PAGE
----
Cover of the book


“Our Island Story”

Why republish?

Ever since the new edition was announced, the response has been overwhelming. We have received many letters, emails and telephone calls from people who remember the original book and the pleasure they derived from Miss Marshall’s wonderful tales of Alfred and the cakes, the Wars of the Roses, ‘Honi soit qui mal y pense’, Walter Raleigh laying down his cloak, the Great Fire of London, the Charge of the Light Brigade and the drama of Elizabeth and Essex – ‘May God forgive you, I never can!’ But there is also a serious underlying purpose to the book. Henrietta Marshall knew all about the importance of the institutions of a free society, and explains thoroughly why we need to make sure the state cannot imprison people without trial, or force them to worship God in a particular way, or extract taxes without allowing people a say in the running of the country. Now that the teaching of institutional and political history is so weak in many schools, Henrietta Marshall’s message is of vital importance – and not just for the 7 to 11-year-olds the book is aimed at!

King Charles walking to his execution

Another really interesting thing that emerged from responses to our projected new edition was the fact that so many people remembered the original illustrations – Charles I walking to his death (above), the little Princes cowering in the Tower (below) and the rest. We were fortunate to obtain, from John Clare, Education Editor of the Daily Telegraph, who has given this project his complete support, a valuable first edition of the book from 1905, and he even let us cut it up to remove the illustrations for scanning!

the little Princes in the tower

One of the reasons for this enthusiastic response is that the new edition of Our Island Story represents a return to a way of teaching history that has been out of fashion amongst educationalists for a while. Narrative history, in which children are taught that things happened in a certain order, and that one thing grows out of another, has been largely abandoned for an approach to history that is best described as the mosaic method in which the big picture is broken down into lots of tiny segments. Individual themes like slavery or the status of women are presented without any chronological context. There is no sense of a chain of events that have brought us to where we are today. As a result, surveys have discovered that young people have little or no idea about such key events in our national story as Magna Carta, the Civil War or the Great Reform Bill. Earlier this year the Historical Association complained about flaws in the curriculum and examination system which, it claimed, encourage ‘excessively narrow content’ with a ‘poor sense of chronological context’. In the same month, the Qualifications and Curriculum Authority complained of a ‘modular approach [which] may have fragmented the learning approach’, and a ‘less thoughtful, less intellectual approach to history, which fails to provide strong foundations for undergraduate study’.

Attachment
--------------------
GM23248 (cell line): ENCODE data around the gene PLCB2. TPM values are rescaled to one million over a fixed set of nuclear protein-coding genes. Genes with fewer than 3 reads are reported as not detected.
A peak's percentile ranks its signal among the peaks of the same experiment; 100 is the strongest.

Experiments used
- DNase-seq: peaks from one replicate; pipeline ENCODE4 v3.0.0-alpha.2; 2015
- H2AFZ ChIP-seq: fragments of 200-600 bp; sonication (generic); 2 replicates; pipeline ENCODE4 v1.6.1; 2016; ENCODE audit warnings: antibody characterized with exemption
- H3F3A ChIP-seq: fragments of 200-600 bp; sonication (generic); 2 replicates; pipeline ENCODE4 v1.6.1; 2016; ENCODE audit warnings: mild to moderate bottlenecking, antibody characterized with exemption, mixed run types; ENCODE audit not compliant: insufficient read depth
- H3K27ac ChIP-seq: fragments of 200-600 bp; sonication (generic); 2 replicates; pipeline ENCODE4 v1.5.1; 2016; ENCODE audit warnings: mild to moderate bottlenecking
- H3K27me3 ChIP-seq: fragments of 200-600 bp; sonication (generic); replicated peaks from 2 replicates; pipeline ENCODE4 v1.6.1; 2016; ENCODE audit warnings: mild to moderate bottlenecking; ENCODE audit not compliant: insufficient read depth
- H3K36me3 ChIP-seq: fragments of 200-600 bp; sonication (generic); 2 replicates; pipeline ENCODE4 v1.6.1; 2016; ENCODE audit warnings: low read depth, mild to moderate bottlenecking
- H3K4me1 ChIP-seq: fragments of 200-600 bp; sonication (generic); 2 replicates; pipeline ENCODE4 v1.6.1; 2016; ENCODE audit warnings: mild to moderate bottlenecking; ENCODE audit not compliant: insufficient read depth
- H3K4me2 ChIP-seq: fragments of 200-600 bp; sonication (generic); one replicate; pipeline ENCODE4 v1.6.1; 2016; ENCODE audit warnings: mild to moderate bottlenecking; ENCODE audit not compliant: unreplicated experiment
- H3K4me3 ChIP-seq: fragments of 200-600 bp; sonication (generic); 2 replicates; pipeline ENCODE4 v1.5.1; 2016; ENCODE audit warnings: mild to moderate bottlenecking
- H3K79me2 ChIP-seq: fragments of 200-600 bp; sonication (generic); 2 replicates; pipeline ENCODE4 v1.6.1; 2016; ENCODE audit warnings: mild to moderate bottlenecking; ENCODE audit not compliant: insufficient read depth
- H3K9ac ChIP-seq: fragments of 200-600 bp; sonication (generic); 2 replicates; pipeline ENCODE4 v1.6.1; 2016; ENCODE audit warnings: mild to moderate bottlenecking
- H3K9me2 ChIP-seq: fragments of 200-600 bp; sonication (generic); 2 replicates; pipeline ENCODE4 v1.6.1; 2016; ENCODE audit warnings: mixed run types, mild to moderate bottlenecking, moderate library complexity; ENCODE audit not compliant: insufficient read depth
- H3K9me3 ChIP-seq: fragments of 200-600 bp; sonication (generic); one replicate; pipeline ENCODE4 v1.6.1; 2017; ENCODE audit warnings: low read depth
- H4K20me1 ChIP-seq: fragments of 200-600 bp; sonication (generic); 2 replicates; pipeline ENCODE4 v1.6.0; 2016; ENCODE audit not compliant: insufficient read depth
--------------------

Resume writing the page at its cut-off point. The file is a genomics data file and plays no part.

Henrietta Marshall will soon set them straight! Every chapter is headed with the name of the reigning monarch. Wars and revolutions, plagues and inventions, great men and women, all parade through these pages, giving the young reader a brilliant picture, simple but accurate, of the way in which our ancestors made us the people we are today.

But perhaps the most appealing thing about Our Island Story is the way in which Henrietta Marshall weaves legendary tales of King Arthur’s Round Table and King Alfred burning the cakes into her history, on the basis that ‘they are part of Our Island Story, and ought not to be forgotten, any more than those stories about which there is no doubt’.